Last weekend, the scope of LeBron James’s ever-widening ambitions and responsibilities coalesced. After winning the NBA’s inaugural in-season tournament in Las Vegas, where he dreams of one day owning a team, James flew to Los Angeles to watch his son Bronny, whom he dreams of playing with in the NBA, pantomime his signature block. It was a preview of what could be an expansive future, hitched to a reminder that he remains, as ever, a main character in the present.
Weeks from turning 39, a quarter of the way through his 21st pro season, James is once again a top-10 player, on the hunt for an elusive fifth title. The Lakers are 13-5 in their past 18 games, if you include their win over the Pacers in the IST final. Anthony Davis, who has played 25 out of 26 possible games, is anchoring the NBA’s seventh-best defense. With Austin Reaves burnishing his Sixth Man of the Year candidacy off the bench, Cam Reddish has stumbled into his second act as an all-world defender on a team recommitting to length and defense. Jarred Vanderbilt is making his way back and Gabe Vincent is set to return next week, which will help the Lakers plug their only defensive liability: handling quick guards like De’Aaron Fox, Jamal Murray, and Stephen Curry.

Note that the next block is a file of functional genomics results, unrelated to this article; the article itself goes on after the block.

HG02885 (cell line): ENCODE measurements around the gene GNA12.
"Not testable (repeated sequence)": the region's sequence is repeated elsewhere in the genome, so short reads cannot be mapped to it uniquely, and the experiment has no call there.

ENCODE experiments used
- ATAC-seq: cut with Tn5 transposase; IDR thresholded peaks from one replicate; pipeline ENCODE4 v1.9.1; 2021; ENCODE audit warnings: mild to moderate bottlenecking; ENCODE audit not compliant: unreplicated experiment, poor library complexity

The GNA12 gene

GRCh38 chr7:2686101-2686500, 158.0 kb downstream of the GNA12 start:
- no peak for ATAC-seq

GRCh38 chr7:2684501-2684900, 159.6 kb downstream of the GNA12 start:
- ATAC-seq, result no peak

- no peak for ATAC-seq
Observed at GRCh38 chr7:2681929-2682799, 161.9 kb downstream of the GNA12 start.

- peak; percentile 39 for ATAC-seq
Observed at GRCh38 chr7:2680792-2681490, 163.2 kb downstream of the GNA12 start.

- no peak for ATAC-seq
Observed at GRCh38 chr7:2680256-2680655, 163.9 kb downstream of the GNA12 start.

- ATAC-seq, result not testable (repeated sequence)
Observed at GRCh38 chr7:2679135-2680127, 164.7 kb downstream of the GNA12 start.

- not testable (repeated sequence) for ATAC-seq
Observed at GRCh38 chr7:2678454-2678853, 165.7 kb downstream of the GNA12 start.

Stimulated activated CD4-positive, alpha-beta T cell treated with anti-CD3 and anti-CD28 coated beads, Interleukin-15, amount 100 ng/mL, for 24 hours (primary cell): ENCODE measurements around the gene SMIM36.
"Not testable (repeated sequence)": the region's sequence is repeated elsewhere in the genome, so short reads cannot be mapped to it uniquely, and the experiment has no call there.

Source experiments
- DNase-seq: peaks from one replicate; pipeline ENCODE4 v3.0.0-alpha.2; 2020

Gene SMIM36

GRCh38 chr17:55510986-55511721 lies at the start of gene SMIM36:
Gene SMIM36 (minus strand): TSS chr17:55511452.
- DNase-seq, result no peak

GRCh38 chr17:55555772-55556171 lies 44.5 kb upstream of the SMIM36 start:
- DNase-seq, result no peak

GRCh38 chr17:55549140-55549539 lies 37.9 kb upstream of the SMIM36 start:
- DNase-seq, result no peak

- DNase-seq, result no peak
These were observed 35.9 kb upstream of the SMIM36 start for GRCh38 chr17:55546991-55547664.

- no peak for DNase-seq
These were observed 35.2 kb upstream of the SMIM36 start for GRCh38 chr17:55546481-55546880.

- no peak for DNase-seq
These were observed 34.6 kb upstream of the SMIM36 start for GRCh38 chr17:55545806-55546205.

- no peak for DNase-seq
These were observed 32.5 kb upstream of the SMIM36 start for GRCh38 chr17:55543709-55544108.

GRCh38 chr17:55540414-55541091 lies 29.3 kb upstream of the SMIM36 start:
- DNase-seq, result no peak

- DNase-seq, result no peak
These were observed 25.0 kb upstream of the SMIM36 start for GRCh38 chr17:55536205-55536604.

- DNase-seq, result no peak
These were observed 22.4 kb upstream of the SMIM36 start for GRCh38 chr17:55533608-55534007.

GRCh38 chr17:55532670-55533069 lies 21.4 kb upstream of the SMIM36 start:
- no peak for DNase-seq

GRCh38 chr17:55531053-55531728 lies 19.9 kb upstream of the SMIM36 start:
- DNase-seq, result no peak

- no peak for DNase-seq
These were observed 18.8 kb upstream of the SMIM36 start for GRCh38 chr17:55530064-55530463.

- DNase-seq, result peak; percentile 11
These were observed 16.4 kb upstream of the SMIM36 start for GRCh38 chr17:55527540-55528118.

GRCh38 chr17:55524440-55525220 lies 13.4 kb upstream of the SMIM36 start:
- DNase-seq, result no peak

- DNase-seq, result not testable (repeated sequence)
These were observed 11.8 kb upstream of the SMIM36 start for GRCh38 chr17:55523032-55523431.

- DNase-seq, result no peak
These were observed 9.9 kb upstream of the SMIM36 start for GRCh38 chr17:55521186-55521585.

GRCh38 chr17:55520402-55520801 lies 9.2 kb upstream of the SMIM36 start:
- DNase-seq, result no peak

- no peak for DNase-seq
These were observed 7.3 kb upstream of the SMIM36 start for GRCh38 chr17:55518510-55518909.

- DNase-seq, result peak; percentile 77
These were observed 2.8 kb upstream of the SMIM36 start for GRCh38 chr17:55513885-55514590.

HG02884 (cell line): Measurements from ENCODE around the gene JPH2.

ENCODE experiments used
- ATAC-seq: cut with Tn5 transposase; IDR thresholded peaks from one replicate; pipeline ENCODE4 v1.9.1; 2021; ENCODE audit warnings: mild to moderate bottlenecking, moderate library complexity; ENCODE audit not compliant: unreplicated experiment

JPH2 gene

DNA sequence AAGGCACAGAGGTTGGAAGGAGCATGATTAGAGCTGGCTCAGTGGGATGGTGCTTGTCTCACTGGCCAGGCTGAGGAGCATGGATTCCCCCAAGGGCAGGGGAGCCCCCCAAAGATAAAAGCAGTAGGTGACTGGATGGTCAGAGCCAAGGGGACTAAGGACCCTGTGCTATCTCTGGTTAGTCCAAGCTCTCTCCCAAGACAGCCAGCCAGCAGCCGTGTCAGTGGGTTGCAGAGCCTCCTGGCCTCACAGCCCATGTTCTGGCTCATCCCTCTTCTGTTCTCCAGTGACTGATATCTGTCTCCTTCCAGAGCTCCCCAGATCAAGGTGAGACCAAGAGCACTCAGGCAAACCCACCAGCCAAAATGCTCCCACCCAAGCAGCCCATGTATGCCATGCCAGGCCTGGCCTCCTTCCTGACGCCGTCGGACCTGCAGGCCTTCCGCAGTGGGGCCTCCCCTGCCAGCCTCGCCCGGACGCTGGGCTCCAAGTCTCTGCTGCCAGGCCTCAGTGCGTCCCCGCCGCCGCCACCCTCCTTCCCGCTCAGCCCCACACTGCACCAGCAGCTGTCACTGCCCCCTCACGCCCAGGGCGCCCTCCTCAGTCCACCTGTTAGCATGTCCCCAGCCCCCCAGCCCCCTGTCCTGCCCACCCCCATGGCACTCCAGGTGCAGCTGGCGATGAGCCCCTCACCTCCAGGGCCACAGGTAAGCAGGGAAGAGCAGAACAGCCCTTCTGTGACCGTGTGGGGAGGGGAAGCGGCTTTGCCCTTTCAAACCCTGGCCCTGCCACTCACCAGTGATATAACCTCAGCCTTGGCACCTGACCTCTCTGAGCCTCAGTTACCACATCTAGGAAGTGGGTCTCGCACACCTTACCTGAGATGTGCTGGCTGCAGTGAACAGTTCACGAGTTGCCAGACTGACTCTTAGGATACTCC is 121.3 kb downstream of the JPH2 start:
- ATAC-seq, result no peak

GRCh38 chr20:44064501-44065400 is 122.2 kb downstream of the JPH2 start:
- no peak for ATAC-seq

But the Lakers offense (21st) and shooting (26th in made 3s per game) could undercut their defensive dominance, which raises a question: As the team’s offseason signings become trade eligible, can the team find the extra juice it needs on the current roster, or will it need to look elsewhere between now and the February 8 trade deadline? Cashing in on the solid play of Reddish and D’Angelo Russell to go hunting for a third star would be tempting—and on brand. But this franchise is just starting to benefit from the virtues of continuity that it extolled all training camp, tinkering its way to an intuitive, stifling defense and a rotation with near-optimal role definition. A major shakeup would carry meaningful risk.